It is an illusion to think that TTIP is anything other than a natural extension of the logic of the EU as it is currently. Greens, being serious about our outright opposition to TTIP, need to be serious also about radically reforming the EU.
Anything less than truly radical reform – democratisation, an end to the culture of lobbying and secrecy, prioritisation of public service over private profit, prioritisation of one-planet ecological sanity over business profit – would leave the EU more of a hindrance than a help to Green objectives.
Greece – you call this ‘negotiation’?
The imposition on Greece of harsh and unwanted measures that eliminate its sovereignty and strip the people of the democratic power they exercised last week in the referendum is not a departure from business as usual for the EU.
It is, on the contrary, a manifestation of the EU’s long-standing disrespect for democracy and the sovereignty of its member states, and the determination among EU elites to impose a business-friendly vision onto any recalcitrant government and people.
This deal forced onto Athens – on pain of a forced crash out of the Euro – is a massive wake-up call to democrats everywhere. It is increasingly clear that the EU, far from standing up for Europe’s people against overweening corporate power, are doing the exact opposite: ganging up with corporate and finance capital to suppress democracy and popular aspirations.
Above all, the huge power of business lobbyists in the EU – who can usually get what they want, unless the European public puts its foot down (as happened, thankfully, over ACTA– but that is a very rare event) – simply must end.
Moreover, systemic problems are caused by the ‘four freedoms’ that are at the core of the Treaty of Rome: the freedom to move capital, products, services and labour all over the EU. The four freedoms add up to a ‘bosses charter’ giving capital one great supranational freedom – that to exploit labour anywhere in Europe on the most favourable possible terms. There is no Leftist case for an unreformed EU.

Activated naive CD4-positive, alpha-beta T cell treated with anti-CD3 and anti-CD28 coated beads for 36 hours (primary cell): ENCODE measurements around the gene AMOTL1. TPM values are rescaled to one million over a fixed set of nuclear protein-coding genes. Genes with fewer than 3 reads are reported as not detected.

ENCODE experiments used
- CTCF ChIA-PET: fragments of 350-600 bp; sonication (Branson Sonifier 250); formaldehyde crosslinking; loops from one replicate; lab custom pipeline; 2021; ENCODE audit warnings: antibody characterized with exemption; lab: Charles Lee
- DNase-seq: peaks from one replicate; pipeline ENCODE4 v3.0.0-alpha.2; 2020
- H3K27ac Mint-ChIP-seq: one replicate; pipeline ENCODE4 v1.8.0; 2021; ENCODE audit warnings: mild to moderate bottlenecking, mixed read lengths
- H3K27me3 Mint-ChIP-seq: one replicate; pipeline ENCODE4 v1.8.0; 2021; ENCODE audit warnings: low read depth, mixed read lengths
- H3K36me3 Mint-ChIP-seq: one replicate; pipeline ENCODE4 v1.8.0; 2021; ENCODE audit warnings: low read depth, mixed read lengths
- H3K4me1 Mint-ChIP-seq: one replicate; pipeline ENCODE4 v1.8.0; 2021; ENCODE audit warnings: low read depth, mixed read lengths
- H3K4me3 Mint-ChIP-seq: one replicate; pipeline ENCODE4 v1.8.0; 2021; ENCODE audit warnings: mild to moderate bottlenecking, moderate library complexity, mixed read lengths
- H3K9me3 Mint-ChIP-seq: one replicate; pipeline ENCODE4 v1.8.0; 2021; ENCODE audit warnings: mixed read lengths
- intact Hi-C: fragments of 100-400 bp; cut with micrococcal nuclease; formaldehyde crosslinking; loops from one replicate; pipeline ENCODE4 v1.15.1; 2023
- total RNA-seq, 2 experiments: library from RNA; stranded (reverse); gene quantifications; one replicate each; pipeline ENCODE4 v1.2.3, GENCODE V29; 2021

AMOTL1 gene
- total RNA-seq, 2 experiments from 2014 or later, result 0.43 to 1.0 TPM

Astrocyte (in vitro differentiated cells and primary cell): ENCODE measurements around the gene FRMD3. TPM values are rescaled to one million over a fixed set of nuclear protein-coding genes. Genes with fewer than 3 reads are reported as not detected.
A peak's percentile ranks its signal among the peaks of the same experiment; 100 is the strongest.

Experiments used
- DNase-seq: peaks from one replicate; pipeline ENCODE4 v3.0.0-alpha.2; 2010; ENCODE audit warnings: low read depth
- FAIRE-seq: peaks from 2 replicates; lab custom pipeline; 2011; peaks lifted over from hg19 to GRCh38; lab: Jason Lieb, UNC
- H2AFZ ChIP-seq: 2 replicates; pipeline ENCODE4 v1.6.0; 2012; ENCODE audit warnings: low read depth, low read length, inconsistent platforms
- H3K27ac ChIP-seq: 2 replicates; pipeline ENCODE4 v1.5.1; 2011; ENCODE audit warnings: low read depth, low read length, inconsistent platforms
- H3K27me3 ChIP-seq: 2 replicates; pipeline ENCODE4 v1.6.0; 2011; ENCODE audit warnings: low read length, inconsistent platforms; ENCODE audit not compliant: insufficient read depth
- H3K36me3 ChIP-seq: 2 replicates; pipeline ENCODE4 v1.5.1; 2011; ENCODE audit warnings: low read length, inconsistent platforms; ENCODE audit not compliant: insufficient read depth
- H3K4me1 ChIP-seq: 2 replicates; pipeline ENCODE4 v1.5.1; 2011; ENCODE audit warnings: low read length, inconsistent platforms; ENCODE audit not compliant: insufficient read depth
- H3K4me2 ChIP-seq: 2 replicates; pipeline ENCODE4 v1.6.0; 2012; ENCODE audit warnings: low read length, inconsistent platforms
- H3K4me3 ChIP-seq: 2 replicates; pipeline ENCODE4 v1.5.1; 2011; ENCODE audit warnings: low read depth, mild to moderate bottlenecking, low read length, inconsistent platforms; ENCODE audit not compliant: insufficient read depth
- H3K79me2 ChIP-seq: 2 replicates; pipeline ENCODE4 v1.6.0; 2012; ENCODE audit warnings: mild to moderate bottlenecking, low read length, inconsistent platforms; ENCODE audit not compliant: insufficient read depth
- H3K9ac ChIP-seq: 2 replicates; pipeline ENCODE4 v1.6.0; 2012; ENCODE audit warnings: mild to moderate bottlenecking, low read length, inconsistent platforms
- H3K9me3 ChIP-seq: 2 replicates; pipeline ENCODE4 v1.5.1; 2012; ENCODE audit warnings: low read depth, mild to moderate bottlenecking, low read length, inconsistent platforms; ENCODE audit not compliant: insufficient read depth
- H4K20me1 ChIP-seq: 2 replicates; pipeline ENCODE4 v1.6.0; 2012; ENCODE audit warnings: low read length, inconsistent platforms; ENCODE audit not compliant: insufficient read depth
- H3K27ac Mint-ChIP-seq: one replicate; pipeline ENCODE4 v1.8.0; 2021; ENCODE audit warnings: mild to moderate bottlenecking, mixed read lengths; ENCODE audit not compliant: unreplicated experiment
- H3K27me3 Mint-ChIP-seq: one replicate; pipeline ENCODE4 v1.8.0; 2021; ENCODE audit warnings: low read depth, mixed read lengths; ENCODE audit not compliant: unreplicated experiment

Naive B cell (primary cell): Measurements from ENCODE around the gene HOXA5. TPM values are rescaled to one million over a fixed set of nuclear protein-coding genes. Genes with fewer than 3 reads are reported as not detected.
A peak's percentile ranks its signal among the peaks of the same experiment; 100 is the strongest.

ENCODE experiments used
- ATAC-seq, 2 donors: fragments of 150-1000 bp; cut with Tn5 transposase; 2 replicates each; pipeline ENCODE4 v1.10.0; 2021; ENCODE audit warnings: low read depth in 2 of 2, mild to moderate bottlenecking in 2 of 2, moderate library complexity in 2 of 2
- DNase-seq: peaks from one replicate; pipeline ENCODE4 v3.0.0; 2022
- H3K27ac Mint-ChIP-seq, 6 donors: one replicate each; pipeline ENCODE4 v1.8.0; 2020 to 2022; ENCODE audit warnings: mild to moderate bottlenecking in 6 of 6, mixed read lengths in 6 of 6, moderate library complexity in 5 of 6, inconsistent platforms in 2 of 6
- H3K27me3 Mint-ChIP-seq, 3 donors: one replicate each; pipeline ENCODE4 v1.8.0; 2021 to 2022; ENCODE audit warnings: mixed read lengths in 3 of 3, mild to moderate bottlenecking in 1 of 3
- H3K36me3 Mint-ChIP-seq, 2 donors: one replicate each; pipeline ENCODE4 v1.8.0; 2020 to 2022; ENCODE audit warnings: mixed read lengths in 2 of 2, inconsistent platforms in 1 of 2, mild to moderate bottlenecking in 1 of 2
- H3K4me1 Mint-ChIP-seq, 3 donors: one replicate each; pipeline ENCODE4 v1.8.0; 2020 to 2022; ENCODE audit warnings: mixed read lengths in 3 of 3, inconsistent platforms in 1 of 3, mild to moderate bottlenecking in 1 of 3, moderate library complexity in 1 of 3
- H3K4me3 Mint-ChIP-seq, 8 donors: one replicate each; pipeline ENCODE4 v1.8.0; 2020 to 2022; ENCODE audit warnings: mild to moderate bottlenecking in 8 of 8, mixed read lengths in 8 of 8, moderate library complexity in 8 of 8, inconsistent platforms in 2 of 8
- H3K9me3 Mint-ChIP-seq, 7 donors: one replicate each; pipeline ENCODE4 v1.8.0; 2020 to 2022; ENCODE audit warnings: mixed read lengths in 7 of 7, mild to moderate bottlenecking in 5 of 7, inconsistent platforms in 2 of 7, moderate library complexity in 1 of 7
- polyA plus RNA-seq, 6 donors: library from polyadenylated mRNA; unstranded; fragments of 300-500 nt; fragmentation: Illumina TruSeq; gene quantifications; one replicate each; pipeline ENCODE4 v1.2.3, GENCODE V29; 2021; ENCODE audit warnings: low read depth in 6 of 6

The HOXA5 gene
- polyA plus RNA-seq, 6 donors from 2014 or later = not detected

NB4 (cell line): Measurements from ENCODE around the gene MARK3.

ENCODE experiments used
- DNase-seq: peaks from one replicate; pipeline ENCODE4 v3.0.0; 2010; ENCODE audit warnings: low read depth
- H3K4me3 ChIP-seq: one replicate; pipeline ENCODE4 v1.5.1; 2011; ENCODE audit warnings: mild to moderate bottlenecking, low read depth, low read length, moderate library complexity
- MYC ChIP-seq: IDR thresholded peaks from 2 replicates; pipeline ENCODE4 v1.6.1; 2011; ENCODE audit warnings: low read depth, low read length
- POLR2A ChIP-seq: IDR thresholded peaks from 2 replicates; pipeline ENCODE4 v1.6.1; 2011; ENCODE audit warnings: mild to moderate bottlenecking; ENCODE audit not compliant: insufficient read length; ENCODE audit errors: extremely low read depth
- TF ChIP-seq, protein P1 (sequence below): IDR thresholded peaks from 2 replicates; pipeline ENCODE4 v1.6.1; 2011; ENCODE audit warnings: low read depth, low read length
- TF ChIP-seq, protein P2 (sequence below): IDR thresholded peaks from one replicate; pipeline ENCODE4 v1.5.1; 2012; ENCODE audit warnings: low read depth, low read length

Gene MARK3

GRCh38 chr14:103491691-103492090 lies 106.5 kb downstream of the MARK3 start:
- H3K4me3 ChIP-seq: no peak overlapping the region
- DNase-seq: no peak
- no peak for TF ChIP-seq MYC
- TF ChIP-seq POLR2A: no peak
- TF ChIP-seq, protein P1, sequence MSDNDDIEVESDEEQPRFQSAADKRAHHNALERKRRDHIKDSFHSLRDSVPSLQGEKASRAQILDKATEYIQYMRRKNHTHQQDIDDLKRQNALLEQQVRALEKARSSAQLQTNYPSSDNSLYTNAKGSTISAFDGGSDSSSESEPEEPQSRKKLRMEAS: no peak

That referendum – in or out?
There are tremendous structural difficulties in the way of reforming the EU to address these problems and recreate it in a Green image. But unless they can be achieved we may have to support withdrawal in the UK’s ‘in or out’ EU referendum.
Just as Syriza’s negotiating position has been fatally undermined by its refusal (in my view deeply mistaken) to countenance leaving the Euro, so we – Green and progressive voters – will lack any leverage so long as we tolerate a bad EU, for fear of something even worse.
Meanwhile we have to contend with David Cameron’s own campaign to ‘reform’ the EU, backed by other right-wing governments like Poland’s: for them, the EU’s main problem is that it is not pro-business enough, and imposes intolerable shackles on the pursuit of corporate profit as a result of its social and environmental legislation.
Leave the reform agenda to Cameron and friends, and the EU will only become an even more anti-democratic, anti-ecological, pro-growth, pro-big business centralising organisation than it already is. We must be forceful in opposing and denouncing that dystopian vision of a corporate Europe.
And make no mistake: a pro-TTIP European Union, eager to impose the imperatives of capital against people, determined to evacuate democracy in Greece and other member states of its meaning, is not an EU we should wish to be part of.
Source- The ecologist